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About NHPRC

About the Project:

The American Women Making History and Culture: 1963-1982 collection includes 2,024 reel-to-reel tapes and 2,024 WAV files preserved as part of the Pacifica Radio Archives' 2013-2016 "American Women Making History and Culture: 1963-1982" ("American Women") preservation project. The recordings were selected as an "artificial collection" to document the Women's movement and second-wave feminism as it was broadcast on the Pacifica network. The collection also includes recordings that, though they weren't about feminism or women's rights, are significant because they were produced by women or featured women important to American history and culture at that time. Nearly all of the recordings were broadcast between 1963 and 1982 on a Pacifica network station: KPFA - 94.1FM Berkeley, CA; KPFK - 90.7FM Los Angeles, CA; WBAI - 99.5FM New York, NY, KPFT - 90.1FM Houston, TX; and WPFW - 89.3FM Washington, D.C. or via satellite. One thousand six hundred and ninety six reel-to-reel tapes were digitized with funding from the National Historical Publications and Records Commission (NHPRC) of the National Archives and Records Administration (NARA), and all 2,024 tapes are being stored at the University of Maryland's Public Broadcasting Archive. The 2,024 WAV audio files are being stored at the Pacifica Radio Archives in North Hollywood, CA, the University of California, Berkeley Library, and the Internet Archive in San Francisco, CA.

Background:

In 1946, Lewis Hill (1919-1957), a pacifist, Quaker, and Washington, D.C. newsman, established the Pacifica Foundation to "...contribute to a lasting understanding between nations and between the individuals of all nations, races, creeds, and colors...[and]promote the full distribution of public information." (Pacifica Foundation Mission Statement, http://www.pacifica.org/about_mission.php) On April 15, 1949, after three years of planning and fundraising, the first Pacifica Station - KPFA FM in Berkeley, CA - went on the air, becoming the first broadcast entity to successfully experiment with listener sponsorship, now the backbone of the public broadcasting system. In 1959, Pacifica expanded to Southern California with KPFK Los Angeles, and in 1960, New York radio station WBAI was donated to Pacifica by owner Louis Schweitzer for broadcast in New York. In 1970 Pacifica's Houston, TX station KPFT began broadcasting, and Pacifica's fifth station, WPFW in Washington, D.C. began broadcasting in 1977. All five stations continue to broadcast under the Pacifica network today.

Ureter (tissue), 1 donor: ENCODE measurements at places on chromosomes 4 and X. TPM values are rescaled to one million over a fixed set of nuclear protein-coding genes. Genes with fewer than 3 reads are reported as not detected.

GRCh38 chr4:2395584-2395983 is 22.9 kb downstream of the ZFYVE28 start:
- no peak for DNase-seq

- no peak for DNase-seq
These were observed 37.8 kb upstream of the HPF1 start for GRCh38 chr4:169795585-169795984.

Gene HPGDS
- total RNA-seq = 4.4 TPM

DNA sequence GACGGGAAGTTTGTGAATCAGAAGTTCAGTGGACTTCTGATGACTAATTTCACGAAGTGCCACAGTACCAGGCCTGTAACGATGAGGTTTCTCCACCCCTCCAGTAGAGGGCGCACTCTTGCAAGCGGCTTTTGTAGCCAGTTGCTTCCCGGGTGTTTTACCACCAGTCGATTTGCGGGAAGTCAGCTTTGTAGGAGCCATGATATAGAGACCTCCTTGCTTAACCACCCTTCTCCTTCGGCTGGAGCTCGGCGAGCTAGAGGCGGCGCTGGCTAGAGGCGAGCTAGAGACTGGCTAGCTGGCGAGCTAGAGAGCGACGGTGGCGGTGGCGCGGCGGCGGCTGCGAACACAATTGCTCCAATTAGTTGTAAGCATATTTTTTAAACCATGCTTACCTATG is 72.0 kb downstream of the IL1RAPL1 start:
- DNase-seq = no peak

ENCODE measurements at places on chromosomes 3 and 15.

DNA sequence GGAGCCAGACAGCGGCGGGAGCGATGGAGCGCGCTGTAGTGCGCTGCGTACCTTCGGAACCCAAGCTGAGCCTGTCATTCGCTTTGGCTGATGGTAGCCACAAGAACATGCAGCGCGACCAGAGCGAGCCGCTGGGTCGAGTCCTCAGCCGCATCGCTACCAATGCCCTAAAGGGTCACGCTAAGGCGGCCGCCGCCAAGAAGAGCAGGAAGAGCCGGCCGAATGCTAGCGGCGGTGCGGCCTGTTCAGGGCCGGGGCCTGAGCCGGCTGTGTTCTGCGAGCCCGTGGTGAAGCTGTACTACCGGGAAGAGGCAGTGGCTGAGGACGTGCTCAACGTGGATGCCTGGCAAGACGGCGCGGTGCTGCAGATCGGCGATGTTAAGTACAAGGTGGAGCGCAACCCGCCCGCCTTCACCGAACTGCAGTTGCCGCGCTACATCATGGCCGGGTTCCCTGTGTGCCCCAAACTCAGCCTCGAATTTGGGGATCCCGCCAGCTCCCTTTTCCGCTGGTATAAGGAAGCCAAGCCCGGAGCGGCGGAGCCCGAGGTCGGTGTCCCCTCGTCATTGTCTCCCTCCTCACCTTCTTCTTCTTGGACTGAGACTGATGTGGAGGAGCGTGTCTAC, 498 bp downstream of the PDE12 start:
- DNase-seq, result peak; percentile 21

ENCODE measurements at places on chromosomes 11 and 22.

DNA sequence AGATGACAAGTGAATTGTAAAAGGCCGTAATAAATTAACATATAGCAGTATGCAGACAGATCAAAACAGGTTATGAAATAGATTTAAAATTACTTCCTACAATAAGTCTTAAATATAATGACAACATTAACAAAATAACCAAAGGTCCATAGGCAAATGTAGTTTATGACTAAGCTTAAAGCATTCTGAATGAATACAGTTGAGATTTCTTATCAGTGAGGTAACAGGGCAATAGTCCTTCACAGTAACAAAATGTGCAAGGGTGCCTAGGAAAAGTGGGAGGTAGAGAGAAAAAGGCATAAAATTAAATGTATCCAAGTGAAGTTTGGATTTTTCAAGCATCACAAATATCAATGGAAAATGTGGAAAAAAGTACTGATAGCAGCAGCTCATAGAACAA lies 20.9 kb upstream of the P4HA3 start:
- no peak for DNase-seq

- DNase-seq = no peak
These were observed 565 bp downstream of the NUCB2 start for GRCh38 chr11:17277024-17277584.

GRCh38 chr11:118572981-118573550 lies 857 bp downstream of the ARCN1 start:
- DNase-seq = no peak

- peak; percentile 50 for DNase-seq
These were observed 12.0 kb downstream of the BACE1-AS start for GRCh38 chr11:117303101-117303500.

The Pacifica Radio Archives ("the Archives"), originally known as the Pacifica Tape Library, was established in 1972 to be Pacifica's preservation and distribution arm. The Archives are located in North Hollywood, CA in the KPFK radio building, and are endowed with the mission to appraise, collect, organize, describe and preserve the creative work generated by, or produced in association with Pacifica Radio, and make it available for research, reference, rebroadcast, or re-purposing (as appropriate). The est. 100,000 historically significant reel-to-reel master audio tapes were deposited by Pacifica station and network producers, and individual station program directors. Each program, including those in the American Women collection, was deemed to be of importance, either for historic value, for copying and distribution to Pacifica and other public, community and educational radio stations for broadcast, or because it would be of interest to researchers, documentarians or a significant number of individual listeners. The American Women collection includes the Archives' holdings from Pacifica radio entities pertaining to the Women's movement, or the period popularly known as second-wave feminism in the United States; from the publication of The Feminine Mystique (Betty Friedan, 1963) until Congress failed to pass the Equal Rights Amendment in 1982.

All of the tapes in the American Women collection are recordings of programs broadcast by the Pacifica stations during the collection time span, and accessioned by the Archives for distribution and safekeeping. This collection is but a fraction of the total number of programs created at that time. Many tapes, for reasons of economy, were dubbed over and recycled in order to save on costs of tape stock, and it is unknown how many of these programs are gone for good. We are indeed fortunate that some of this crucial material was saved.

From its beginning in 1949, and through the Women's movement era, Pacifica's noncommercial, listener-supported radio stations opened their microphones to brave new thinkers, the disenfranchised, activists, and creative-types. Pacifica had unique access to groups of people typically under-represented in the public record, and provided a comfortable, salon-type setting where guests felt free to explore new ideas. Pacifica has always been dedicated to airing a spectrum of views, and views there were: conservative, radical, all over the map. KPFA-Berkeley, KPFK-Los Angeles, and WBAI-New York broadcast some of the first programs directly addressing the Women's movement, and there were always key women programmers and staff at Pacifica's oldest station, KPFA-Berkeley. Pacifica Radio and the Archives' collection pre-date National Public Radio by over twenty years, including the years 1963-1971, which were pivotal to the American Women's movement